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Suppose I'd like to add a custom key bind to a certain mode map.

I don't want to override an existing key accidently.
How can I find out which keys are free to use for a mode-map?

The best way I can think of is to actually open a buffer with the mode-map and use C-k and try different keys to see if it's avaialle

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    C-h b aka M-x describe-bindings? See also Drew's answer for a library containing describe-keymap: stackoverflow.com/a/7135736/2112489
    – lawlist
    Commented Aug 13, 2023 at 5:42
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    In the manual, you find the following advice about customizing key-bindings: "Key sequences that consist of C-c followed by a letter (upper or lower case; ASCII or non-ASCII) are reserved for users. Emacs itself will never bind those key sequences, and Emacs extensions should avoid binding them. In other words, users can bind key sequences like C-c a or C-c ç and rely on these never being shadowed by other Emacs bindings."
    – Tobias
    Commented Aug 13, 2023 at 6:28
  • @lawlist I had C-h b bound to helm-descbinds and it was broken (package not downloaded) , I downloaded it and tried it. good ! thanks
    – eugene
    Commented Aug 13, 2023 at 6:40
  • @Tobias oh I didn't understand that sentence back when I read it, thanks for the reminder.
    – eugene
    Commented Aug 13, 2023 at 6:40
  • @Tobias I guess it's a good practice to use C-c [:alpha] as a prefix for a group of commands. Only C-c is special right? not C-x or anything..
    – eugene
    Commented Aug 13, 2023 at 6:43

1 Answer 1

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Firstly, see C-hig (elisp)Key Binding Conventions

How can I find out which keys are free to use for a mode-map?

Since Emacs 28.1, the standard command M-x describe-keymap shows the keybindings for the specified keymap.

You can usually get this same information from C-hm (or M-x describe-mode) although that isn't guaranteed (it depends on the docstring containing some particular syntax).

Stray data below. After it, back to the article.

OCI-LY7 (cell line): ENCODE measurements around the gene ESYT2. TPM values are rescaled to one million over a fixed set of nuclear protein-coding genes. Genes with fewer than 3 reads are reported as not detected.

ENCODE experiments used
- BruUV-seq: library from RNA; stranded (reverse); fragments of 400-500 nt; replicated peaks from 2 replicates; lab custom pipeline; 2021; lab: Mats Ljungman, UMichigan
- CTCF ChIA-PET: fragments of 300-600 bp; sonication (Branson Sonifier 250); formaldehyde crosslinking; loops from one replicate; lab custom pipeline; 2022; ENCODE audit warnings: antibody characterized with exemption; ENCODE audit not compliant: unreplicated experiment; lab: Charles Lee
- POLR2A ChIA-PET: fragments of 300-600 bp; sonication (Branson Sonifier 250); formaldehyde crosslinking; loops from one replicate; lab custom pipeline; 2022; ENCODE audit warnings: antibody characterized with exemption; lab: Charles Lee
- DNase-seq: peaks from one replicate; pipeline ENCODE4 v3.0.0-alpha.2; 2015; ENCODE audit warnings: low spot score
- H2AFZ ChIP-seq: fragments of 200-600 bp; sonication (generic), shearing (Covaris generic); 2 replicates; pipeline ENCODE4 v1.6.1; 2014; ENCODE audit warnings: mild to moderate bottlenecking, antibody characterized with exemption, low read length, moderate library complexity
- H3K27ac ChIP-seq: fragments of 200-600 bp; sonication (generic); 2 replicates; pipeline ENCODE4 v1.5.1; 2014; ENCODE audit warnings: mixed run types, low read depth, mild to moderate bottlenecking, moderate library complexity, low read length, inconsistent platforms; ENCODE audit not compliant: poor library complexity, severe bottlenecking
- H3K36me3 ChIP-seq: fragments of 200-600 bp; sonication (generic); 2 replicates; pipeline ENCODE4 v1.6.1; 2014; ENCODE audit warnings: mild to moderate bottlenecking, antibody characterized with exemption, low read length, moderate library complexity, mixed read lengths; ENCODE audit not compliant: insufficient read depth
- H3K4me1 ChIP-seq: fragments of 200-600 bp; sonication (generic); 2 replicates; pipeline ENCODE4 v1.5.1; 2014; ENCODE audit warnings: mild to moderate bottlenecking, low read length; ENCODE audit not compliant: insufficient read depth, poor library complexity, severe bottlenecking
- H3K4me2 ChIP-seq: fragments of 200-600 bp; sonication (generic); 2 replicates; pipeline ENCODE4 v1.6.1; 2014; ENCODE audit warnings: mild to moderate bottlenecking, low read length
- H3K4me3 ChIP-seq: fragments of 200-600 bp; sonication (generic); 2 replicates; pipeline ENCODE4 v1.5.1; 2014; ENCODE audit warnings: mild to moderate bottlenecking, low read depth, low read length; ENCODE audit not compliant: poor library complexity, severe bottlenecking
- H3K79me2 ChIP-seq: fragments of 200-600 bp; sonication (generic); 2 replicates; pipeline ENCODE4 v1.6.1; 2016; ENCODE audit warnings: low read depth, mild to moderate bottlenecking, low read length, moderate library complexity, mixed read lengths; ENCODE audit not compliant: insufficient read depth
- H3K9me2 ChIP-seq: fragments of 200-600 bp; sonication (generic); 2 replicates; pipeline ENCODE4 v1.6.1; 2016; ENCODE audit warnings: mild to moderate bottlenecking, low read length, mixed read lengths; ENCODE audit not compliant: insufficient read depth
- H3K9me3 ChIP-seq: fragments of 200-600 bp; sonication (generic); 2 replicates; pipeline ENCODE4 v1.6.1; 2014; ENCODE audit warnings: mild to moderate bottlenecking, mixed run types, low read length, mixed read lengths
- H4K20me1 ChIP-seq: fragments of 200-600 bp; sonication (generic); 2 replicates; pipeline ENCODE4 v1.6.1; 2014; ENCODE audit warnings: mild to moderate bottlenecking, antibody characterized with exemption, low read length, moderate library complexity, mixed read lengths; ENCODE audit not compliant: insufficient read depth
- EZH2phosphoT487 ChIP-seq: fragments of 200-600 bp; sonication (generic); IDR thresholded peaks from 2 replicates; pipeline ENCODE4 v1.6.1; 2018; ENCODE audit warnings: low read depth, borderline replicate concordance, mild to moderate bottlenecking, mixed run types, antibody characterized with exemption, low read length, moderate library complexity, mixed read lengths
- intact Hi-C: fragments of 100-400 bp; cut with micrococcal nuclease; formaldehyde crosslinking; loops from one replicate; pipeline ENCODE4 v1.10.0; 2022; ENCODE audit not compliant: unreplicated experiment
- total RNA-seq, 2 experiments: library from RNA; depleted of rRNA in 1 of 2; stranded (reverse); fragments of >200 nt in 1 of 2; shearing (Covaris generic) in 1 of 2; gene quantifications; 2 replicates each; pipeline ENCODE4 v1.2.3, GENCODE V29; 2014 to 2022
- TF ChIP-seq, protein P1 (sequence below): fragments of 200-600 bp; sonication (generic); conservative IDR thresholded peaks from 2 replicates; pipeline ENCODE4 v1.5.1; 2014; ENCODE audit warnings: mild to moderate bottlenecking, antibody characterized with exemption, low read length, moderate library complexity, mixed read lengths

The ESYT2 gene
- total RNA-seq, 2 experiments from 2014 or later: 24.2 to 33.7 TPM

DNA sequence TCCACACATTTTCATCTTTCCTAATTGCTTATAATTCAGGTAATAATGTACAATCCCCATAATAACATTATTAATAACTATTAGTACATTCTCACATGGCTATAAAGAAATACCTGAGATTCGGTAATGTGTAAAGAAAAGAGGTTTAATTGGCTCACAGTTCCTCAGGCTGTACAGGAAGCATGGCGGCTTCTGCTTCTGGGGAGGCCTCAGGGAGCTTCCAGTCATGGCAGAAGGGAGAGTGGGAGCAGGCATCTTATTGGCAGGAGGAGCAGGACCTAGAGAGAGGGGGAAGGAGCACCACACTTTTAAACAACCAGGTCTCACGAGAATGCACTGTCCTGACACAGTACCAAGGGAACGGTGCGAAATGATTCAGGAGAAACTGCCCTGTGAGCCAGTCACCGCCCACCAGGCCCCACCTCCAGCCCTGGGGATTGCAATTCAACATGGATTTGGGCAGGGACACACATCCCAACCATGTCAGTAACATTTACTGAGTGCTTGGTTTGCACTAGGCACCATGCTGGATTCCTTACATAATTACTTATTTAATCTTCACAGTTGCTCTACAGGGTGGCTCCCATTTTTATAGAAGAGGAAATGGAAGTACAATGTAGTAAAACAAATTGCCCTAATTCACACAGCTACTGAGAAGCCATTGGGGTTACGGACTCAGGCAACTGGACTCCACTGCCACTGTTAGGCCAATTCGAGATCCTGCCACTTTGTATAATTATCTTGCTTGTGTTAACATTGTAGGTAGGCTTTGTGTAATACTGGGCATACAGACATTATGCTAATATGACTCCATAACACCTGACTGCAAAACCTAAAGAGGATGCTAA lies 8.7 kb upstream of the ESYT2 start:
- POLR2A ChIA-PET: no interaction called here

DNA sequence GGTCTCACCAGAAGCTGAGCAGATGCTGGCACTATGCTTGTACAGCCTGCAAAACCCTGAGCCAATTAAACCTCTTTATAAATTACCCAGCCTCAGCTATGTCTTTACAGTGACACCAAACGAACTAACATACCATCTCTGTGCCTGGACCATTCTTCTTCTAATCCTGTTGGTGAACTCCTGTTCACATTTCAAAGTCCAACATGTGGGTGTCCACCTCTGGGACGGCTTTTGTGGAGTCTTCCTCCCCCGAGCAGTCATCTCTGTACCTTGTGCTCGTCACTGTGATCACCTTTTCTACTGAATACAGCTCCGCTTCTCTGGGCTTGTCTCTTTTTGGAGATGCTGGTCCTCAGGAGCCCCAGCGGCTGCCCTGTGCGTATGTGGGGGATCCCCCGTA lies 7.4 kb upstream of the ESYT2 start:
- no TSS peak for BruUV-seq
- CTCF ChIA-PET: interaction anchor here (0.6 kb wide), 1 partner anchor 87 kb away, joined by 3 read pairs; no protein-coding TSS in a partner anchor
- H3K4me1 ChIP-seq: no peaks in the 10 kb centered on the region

The best way I can think of is to actually open a buffer with the mode-map and use C-k and try different keys to see if it's avaialle

It sounds like you're not really interested in a single mode map, but rather in knowing whether the key sequence in question is bound in any active keymap in the buffer?

C-hb (or M-x describe-bindings) will show you all active bindings in the current buffer.

You can also use the key-binding function:

(key-binding KEY &optional ACCEPT-DEFAULT NO-REMAP POSITION)
 
Return the binding for command KEY in current keymaps.
KEY is a string or vector, a sequence of keystrokes.
The binding is probably a symbol with a function definition.

See C-hf key-binding for more.

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  • Plus a couple of older Q&As of note: emacs.stackexchange.com/questions/59483 and (for Emacs versions older than 28.1) stackoverflow.com/questions/3480173
    – phils
    Commented Aug 13, 2023 at 13:03
  • Why do you say that stackoverflow.com/questions/3480173 is for Emacs versions older than 28.1? It and the answers seem to apply still, AFAICT.
    – Drew
    Commented Aug 13, 2023 at 16:05
  • Just because 28.1 added a describe-keymap command. (I'm sure the code in that answer does still work on later versions.)
    – phils
    Commented Aug 14, 2023 at 0:08

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